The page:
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Re: SDC C or D ... ?

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I can't speak to southeast Alaska (wish I could), but I think the code "phenomena" you are encountering can best be summed up with referencing the experience of one particular earthquake: Mexico City 1986.
 
The deep soils of Sacto put many mid-rise buildings at great risk from distant earthquakes - such as ones that could originate on the Hayward and San Andreas faults.  It's a resonance thing.
 
So while the design forces may not be as high as in SF or LA, the cyclic demand may be even greater - thus the need for the most stringent of seismic detailing practices.
 
-Ben Maxwell
 
 
 

Drew Morris <dmorris(--nospam--at)bbfm.com> wrote:
Dave Adams wrote:
> Hello all,
>
> I've been finding a fairly consistent and frustrating discrepancy in
> seismic design category determination between SDS and SD1 and am
> wondering if perhaps the TARGET values shown in Table 1613.5.6(2) are
> incorrectly low. I find many of the regions here in the Central Valley
> (California) defined as SDC C by Table 1613.5.6(1) by a comfortable
> margin, but then wind up falling into SDC D by a larger margin when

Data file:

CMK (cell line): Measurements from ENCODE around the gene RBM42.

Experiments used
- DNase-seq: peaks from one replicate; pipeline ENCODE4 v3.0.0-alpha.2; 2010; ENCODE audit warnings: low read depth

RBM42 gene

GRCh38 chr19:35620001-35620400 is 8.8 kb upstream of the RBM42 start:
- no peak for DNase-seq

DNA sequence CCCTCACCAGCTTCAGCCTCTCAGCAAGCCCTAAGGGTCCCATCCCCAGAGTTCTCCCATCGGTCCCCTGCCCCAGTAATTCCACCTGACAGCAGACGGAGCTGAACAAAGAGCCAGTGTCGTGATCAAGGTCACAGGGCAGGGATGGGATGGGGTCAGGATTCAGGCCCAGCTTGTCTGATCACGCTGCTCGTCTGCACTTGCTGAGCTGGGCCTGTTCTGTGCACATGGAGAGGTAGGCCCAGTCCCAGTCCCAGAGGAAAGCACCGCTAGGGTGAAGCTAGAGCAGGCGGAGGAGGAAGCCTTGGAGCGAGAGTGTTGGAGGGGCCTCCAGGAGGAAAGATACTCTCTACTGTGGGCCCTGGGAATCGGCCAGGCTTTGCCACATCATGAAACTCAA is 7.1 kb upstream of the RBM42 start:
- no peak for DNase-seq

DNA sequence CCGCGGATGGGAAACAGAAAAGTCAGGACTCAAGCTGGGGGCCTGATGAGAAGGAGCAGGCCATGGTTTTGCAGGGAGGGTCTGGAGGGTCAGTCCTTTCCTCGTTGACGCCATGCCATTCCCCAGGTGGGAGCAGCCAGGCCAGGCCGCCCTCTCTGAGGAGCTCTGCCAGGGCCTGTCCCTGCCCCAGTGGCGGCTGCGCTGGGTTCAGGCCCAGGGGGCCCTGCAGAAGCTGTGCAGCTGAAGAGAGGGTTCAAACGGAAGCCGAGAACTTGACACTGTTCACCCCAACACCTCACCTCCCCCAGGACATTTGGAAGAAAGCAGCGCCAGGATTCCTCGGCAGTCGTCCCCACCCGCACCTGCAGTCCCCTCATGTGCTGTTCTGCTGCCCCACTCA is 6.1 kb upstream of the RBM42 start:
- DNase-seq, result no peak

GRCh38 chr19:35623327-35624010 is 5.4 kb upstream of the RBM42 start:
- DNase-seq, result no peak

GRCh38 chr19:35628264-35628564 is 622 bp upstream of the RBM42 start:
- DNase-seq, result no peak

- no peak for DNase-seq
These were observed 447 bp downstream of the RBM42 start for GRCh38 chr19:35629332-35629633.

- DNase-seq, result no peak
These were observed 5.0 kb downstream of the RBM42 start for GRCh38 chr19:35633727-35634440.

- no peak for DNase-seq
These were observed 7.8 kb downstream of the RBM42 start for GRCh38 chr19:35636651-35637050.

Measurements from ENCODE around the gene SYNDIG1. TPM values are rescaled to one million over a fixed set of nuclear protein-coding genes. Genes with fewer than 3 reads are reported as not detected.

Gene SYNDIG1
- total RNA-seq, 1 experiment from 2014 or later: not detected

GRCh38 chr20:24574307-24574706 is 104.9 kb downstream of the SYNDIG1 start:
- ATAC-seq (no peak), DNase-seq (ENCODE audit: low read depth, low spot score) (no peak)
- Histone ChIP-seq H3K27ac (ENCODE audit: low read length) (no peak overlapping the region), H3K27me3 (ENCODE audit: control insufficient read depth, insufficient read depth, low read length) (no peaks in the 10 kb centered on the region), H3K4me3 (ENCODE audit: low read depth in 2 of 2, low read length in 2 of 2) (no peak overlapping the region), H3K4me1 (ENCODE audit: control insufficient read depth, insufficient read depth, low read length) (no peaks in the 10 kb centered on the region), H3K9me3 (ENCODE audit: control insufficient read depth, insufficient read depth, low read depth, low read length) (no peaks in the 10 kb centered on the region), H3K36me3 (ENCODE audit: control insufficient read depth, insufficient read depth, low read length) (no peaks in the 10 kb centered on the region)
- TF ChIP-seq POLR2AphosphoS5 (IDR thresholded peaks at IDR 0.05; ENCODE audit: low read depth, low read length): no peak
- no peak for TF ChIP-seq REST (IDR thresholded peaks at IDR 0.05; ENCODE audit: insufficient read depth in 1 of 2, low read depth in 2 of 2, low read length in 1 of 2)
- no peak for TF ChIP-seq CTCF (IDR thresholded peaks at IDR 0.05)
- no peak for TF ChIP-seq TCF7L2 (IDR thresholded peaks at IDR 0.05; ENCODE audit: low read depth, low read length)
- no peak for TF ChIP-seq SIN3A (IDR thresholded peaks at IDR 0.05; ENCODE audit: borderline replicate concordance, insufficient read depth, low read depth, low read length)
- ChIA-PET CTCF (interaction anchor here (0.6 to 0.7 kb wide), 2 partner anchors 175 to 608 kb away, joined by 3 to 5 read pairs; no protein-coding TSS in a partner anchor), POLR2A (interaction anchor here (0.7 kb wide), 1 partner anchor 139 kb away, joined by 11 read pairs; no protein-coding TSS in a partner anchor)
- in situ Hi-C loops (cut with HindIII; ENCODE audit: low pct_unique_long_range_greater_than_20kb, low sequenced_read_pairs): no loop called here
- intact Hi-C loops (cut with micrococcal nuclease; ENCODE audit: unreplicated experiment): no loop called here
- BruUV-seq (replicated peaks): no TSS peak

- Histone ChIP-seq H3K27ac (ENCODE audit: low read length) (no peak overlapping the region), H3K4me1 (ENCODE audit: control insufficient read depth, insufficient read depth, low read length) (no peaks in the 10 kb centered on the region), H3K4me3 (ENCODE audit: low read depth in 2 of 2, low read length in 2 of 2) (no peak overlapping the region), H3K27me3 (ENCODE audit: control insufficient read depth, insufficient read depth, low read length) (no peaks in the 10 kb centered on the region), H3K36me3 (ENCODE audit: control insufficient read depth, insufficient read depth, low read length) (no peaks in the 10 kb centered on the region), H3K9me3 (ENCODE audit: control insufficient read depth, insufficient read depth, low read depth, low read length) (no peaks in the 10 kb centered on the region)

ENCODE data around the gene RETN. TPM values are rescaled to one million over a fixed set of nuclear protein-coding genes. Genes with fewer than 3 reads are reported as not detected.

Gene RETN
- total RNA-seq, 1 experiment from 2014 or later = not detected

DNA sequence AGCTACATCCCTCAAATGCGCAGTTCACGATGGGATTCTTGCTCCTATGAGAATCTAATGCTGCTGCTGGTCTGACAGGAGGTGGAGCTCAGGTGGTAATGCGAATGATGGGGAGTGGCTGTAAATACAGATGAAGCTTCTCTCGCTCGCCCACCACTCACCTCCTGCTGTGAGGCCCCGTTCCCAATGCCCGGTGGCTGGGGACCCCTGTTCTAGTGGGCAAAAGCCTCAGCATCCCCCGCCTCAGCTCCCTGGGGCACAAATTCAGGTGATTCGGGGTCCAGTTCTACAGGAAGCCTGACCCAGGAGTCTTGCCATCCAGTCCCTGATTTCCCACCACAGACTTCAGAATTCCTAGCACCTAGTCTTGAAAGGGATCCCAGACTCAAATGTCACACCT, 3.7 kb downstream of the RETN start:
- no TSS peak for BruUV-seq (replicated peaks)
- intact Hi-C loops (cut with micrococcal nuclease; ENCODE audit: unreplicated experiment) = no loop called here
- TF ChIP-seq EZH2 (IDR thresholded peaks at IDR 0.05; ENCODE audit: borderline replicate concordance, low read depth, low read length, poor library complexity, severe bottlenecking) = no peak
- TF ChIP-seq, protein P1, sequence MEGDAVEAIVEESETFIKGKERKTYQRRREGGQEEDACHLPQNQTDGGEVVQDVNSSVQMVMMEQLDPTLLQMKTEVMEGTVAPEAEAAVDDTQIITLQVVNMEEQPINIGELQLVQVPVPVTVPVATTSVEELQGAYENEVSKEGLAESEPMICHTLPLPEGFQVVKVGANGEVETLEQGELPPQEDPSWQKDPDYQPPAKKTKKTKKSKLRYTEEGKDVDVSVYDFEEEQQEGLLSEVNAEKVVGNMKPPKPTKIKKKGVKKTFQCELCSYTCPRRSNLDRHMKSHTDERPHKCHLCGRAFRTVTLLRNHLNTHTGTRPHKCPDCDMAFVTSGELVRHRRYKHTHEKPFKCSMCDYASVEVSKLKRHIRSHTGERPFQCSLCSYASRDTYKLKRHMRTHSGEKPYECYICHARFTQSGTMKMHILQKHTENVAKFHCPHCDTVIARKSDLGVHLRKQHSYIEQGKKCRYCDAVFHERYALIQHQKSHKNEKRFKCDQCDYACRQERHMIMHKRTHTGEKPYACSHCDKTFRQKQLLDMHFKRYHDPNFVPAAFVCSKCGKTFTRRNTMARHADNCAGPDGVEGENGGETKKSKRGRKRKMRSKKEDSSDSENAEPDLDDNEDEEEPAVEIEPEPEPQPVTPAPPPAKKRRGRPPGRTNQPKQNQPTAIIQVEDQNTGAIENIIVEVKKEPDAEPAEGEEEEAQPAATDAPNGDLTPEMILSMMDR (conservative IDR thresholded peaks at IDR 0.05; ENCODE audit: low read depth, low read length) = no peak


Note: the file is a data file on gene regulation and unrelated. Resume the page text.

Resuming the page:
> reviewing SD1. There are a number of detailing, inspection, and
> reporting provisions required for SDC D that are not required for SDC C
> and it seems out of whack for old "Seismic Zone 3" cities to now require
> the same triggers that San Francisco or Los Angeles require (old
> "Seismic Zone 4" cities). I am aware of Section 1613.5.6.1, but the
> requirements for the exception are fairly restrictive (40' between shear
> wall lines).
>
> Is anyone aware of discussions or research that has brought this up? Is
> this a more refined consideration of design values -- where do the
> TRIGGER values for determining SDC in these two table come from?
>
>
This is not unique to California. I have noticed a similar behavior
when looking at sites in southeast Alaska. Using the short period
response puts you in SDS C, but looking at the longer period you end up
in SDS D.



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Benjamin H. Maxwell, S.E.


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